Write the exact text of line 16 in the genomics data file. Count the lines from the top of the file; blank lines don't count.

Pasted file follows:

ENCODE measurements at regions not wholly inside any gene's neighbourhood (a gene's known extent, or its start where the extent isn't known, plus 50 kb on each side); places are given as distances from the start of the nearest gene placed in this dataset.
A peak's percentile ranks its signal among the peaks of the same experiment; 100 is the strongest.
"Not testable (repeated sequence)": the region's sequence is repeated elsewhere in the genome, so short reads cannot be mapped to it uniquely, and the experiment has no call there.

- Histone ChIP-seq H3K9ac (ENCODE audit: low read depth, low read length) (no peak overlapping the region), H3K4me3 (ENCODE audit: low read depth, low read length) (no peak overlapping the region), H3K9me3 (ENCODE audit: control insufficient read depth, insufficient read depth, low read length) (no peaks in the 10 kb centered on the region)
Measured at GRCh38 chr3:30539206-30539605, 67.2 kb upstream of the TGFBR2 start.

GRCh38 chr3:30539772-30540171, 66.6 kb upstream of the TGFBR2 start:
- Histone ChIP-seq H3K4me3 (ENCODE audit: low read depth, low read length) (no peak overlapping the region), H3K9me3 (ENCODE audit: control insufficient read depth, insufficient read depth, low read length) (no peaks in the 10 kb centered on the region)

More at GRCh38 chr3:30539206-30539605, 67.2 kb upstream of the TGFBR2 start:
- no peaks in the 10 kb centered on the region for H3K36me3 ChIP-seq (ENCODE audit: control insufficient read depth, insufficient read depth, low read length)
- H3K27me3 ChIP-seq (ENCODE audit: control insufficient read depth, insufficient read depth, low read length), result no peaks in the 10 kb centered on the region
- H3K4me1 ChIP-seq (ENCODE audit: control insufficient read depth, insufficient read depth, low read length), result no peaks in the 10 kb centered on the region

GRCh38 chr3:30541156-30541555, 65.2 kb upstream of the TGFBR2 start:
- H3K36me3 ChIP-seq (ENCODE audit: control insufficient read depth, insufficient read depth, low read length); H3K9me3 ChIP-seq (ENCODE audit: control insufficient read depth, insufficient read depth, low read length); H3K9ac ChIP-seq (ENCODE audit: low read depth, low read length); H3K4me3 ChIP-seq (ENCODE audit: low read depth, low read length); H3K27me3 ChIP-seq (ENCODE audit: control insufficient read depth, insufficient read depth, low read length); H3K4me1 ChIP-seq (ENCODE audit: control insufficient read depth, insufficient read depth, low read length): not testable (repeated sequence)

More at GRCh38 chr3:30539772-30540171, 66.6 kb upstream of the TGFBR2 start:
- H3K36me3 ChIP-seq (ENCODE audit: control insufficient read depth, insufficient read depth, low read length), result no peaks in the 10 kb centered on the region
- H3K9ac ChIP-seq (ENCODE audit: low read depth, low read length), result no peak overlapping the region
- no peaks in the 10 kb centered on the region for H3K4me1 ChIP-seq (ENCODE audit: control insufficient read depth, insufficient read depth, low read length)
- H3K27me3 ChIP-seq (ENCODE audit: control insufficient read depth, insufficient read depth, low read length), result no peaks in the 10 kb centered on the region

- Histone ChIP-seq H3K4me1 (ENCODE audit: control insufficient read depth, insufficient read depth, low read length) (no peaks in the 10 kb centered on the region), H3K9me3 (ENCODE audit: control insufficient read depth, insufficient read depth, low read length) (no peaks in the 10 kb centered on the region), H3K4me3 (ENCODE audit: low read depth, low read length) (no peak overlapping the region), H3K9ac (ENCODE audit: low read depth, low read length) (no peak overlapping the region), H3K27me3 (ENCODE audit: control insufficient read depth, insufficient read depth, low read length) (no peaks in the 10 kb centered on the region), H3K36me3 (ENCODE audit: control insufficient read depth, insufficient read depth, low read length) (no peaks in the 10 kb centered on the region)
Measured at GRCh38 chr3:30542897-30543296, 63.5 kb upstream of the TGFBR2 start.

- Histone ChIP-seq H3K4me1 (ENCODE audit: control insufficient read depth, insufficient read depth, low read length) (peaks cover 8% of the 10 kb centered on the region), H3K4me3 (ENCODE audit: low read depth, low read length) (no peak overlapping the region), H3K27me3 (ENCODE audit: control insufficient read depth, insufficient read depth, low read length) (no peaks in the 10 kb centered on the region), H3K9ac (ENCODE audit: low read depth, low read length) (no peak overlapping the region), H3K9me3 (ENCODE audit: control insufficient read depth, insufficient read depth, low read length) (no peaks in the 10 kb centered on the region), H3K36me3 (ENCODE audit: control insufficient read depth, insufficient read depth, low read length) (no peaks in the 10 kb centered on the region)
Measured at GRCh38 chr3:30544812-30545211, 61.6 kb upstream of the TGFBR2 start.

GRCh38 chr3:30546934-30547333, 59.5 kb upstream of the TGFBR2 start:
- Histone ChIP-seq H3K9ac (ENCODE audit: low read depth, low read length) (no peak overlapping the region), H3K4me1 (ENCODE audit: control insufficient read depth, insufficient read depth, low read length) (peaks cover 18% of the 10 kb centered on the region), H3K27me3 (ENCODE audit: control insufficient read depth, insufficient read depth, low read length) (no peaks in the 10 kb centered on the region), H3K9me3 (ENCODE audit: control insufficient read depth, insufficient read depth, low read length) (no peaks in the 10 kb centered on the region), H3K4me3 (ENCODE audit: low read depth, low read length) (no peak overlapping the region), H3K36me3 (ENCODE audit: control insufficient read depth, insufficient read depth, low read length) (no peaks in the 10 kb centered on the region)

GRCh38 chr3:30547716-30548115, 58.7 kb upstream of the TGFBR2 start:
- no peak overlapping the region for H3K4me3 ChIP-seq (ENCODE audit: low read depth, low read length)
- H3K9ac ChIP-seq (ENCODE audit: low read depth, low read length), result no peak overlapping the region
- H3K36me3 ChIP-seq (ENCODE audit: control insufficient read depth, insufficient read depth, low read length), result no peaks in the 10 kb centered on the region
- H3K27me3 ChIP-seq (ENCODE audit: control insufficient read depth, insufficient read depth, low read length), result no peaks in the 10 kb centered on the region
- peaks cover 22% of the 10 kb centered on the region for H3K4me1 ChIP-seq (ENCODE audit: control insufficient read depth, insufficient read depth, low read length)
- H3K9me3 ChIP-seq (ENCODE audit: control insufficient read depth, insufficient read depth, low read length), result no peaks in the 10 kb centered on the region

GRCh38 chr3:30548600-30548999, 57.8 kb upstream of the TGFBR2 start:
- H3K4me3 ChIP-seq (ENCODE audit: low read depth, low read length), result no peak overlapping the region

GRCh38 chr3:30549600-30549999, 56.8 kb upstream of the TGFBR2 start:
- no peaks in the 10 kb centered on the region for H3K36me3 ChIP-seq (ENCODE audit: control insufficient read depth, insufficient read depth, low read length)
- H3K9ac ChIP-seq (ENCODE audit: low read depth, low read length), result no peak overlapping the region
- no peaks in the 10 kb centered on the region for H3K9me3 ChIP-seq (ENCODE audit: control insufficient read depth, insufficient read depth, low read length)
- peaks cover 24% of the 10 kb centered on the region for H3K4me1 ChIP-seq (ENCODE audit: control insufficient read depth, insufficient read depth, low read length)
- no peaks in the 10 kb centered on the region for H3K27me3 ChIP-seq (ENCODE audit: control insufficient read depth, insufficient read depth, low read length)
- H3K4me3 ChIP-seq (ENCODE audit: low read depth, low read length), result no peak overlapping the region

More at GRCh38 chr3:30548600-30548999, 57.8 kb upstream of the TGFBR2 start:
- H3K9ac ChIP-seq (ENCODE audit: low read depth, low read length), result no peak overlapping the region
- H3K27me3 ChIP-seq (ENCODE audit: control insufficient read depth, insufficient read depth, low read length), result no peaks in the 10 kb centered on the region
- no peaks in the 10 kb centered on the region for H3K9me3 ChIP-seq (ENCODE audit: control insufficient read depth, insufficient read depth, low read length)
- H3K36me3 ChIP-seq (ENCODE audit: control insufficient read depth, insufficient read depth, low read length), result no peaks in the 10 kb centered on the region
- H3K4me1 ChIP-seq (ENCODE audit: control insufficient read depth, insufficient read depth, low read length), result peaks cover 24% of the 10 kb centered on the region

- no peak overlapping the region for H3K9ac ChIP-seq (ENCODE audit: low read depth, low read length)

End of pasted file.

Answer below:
- H3K9ac ChIP-seq (ENCODE audit: low read depth, low read length), result no peak overlapping the region